Winding road ahead 

Winding road ahead

Former South African Deputy President Jacob Zuma has been acquitted of the charges that he raped a family friend in his home last year. In Zimbabwe, the acquittal got favourable coverage by the state press, and was spun in solidarity with Zuma and his liberation credentials.

Judge Willem van der Merwer, who heard the case and delivered his six hour judgment yesterday, is known and respected for his fairness and integrity. But, as the Mail and Guardian pointed out on Friday (A judge who cannot win), no matter how he ruled, van der Merwer was likely to be criticised.

Spending some time in South Africa last month, it was interesting to speak with people there about how they saw the case. Among both the men and women I spoke with—vendors, taxi drivers, cleaners, shopkeepers—their thinking about the trial went far beyond the specific merits or challenging of the case.

They spoke instead about the tribal issue. Many seem quick to dismiss the complainant’s credibility and instead blame tribal jealousies that see Xhosas preventing Zulus such as Zuma from achieving leadership positions in South Africa. They cite the leadership of the ANC, and the challenges faced by SACP leaders who seek to gain a higher profile in the ANC.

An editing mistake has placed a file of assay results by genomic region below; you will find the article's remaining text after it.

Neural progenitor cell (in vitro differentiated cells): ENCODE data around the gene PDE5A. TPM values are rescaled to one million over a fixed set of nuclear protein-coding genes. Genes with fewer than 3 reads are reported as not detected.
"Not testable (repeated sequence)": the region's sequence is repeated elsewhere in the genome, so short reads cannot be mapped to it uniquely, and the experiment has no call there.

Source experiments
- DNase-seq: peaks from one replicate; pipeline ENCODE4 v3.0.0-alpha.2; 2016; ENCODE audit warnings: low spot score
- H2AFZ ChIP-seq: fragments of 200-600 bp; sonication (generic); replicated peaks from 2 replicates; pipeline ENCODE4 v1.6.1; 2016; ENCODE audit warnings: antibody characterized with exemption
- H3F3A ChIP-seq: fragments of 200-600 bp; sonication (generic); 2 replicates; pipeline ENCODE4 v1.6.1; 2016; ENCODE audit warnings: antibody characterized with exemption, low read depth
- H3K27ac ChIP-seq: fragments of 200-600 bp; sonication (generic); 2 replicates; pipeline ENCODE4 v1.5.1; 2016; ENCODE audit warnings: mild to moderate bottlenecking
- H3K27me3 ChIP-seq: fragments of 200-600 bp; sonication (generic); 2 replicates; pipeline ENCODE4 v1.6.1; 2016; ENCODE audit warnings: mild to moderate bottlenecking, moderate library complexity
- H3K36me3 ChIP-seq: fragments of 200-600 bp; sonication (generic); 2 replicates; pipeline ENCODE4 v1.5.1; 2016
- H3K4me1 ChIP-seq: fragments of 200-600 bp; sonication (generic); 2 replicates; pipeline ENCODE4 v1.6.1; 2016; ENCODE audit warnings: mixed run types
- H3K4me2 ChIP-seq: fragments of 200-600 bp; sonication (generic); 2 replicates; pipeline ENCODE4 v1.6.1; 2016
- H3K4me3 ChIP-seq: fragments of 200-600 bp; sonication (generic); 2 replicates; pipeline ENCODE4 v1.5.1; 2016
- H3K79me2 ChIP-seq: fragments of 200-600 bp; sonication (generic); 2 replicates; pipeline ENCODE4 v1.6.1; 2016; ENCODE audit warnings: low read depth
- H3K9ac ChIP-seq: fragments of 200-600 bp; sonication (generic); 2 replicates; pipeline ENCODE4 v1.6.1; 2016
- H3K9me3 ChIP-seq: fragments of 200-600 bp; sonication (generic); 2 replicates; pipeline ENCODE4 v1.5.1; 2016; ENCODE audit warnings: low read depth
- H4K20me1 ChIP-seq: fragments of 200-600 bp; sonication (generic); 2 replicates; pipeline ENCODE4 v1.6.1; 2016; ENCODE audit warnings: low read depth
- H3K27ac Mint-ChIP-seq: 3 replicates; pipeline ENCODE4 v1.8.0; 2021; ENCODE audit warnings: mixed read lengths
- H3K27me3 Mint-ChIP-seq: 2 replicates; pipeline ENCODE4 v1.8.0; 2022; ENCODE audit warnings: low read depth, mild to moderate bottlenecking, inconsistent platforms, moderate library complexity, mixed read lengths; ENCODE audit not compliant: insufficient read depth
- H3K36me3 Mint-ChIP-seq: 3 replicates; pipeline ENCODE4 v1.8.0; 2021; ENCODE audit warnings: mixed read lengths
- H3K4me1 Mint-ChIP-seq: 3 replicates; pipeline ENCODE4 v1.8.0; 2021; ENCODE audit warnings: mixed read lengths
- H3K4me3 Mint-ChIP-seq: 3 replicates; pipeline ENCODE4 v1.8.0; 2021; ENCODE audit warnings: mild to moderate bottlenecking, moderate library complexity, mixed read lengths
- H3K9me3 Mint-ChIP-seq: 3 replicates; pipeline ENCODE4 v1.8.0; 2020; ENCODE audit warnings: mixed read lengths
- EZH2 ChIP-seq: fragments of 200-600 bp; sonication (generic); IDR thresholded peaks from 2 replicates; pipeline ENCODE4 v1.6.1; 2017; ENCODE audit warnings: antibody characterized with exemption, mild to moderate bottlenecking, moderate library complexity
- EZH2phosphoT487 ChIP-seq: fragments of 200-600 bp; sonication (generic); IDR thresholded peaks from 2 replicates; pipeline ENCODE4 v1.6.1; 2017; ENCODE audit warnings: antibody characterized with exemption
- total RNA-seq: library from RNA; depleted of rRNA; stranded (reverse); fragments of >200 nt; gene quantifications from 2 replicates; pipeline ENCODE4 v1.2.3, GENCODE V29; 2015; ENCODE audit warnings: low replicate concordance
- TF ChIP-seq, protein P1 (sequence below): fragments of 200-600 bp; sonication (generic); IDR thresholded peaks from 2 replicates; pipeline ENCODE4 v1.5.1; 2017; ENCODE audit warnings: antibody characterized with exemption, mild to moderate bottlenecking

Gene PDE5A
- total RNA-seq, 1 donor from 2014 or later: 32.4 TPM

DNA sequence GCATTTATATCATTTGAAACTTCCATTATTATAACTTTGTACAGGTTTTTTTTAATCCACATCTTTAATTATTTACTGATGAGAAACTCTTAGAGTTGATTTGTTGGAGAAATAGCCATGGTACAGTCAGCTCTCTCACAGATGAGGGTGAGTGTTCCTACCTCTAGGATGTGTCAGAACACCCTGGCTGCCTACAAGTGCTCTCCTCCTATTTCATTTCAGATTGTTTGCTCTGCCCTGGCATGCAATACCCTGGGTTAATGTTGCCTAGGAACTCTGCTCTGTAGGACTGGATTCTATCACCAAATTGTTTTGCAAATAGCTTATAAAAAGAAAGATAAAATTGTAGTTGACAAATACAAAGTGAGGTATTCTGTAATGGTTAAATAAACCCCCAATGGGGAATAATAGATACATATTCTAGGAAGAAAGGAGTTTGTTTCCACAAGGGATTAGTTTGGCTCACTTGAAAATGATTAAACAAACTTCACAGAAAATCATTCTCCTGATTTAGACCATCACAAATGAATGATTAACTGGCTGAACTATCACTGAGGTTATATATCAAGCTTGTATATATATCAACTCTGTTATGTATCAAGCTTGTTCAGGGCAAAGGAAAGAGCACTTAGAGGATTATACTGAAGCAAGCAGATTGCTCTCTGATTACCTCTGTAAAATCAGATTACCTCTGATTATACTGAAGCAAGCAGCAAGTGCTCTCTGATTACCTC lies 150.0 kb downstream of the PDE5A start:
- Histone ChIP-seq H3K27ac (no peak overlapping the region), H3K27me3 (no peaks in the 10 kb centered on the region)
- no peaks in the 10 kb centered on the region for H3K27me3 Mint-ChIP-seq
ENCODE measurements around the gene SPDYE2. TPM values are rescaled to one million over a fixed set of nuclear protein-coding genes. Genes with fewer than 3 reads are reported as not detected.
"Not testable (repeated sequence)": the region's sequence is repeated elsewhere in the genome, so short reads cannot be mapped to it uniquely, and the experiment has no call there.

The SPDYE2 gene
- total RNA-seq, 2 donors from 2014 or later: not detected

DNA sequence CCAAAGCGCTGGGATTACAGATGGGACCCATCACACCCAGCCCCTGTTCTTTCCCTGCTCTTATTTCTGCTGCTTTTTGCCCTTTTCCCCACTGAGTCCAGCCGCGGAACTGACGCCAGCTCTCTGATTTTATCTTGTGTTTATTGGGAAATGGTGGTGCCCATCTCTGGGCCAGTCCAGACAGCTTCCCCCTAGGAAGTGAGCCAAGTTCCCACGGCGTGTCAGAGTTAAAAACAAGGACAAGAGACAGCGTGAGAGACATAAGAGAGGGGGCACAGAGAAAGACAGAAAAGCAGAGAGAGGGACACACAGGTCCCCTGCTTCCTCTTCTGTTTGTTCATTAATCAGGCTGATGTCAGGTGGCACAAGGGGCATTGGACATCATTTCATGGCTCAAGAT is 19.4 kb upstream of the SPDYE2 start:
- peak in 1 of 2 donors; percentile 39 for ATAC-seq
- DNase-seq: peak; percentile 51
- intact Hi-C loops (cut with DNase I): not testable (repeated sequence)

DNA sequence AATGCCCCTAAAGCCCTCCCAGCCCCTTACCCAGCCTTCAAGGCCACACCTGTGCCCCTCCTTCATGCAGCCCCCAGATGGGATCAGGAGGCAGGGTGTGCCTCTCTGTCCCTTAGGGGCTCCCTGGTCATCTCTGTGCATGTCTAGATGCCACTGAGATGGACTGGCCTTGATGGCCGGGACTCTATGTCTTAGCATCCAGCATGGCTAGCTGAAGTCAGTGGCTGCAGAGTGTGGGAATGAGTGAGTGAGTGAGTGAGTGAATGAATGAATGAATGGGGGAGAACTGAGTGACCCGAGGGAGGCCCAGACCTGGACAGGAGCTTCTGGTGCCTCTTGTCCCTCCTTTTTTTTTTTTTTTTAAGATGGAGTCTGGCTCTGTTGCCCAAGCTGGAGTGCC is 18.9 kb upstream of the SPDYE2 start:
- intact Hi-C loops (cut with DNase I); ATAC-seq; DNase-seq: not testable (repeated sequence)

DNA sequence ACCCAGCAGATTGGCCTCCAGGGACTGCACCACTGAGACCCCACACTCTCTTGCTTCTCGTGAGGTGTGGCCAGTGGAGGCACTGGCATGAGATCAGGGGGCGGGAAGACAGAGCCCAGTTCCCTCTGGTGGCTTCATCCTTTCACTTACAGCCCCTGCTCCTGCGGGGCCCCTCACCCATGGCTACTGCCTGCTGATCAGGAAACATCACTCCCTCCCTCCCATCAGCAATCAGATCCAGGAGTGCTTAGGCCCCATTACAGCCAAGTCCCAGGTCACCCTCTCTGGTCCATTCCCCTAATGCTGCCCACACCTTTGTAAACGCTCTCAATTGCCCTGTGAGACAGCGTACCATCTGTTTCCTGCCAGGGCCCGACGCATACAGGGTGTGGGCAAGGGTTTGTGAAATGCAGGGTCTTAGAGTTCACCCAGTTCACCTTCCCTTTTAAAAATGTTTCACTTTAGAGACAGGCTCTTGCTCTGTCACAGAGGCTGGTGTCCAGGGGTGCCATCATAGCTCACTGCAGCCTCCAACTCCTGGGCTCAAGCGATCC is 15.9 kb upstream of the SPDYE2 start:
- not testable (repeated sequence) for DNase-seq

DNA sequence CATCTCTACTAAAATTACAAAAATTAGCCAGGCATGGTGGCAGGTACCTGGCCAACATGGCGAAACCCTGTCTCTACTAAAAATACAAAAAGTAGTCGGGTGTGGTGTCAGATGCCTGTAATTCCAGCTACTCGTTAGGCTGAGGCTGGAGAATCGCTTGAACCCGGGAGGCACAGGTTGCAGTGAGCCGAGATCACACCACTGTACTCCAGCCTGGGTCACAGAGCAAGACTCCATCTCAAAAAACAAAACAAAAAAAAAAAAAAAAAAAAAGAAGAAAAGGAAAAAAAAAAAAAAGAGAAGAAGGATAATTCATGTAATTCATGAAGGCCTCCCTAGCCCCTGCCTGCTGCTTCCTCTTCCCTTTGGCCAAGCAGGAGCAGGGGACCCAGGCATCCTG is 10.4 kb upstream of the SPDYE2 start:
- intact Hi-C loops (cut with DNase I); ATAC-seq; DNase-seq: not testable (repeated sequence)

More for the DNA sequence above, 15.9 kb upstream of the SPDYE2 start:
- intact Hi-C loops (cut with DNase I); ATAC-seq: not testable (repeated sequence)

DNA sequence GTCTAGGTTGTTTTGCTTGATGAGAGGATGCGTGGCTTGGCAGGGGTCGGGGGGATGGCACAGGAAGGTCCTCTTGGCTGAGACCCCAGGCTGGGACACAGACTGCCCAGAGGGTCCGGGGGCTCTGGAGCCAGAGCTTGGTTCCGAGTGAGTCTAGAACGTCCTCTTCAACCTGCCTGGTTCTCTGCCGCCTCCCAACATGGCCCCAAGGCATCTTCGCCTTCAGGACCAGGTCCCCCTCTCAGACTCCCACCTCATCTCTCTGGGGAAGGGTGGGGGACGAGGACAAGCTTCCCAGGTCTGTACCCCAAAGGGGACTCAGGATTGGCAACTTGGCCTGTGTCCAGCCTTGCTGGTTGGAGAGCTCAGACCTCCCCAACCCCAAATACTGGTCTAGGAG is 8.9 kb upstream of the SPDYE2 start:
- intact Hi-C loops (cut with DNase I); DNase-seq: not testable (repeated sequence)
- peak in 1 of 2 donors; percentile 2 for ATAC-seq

Others were dismissive of the trial based on the complainant’s history and her perceived lack of credibility. One taxi driver I spoke with at length said that he feared it would make it more difficult for other women to report rape in the future. In my cynicism, I fear he might be right. Not that the complainant’s case was necessarily unfounded. But in a culture that doesn’t treat domestic violence or women’s rights with much seriousness, it’s hard not to trust that the slightest loophole won’t be exploited.

This doesn’t mean that the case should not have been reported, or taken to trial, or defended. In part, sexual violence persists because of the stigma of reporting it and the shame society places on women who admit to having been survivors of rape or assault. But it is a reminder that the road to a society without sexism or gender violence is long, winding, and full of potholes ahead.

Return to Main Page


Add Comment

Search This Site

Syndicate this blog site

Powered by BlogEasy

Free Blog Hosting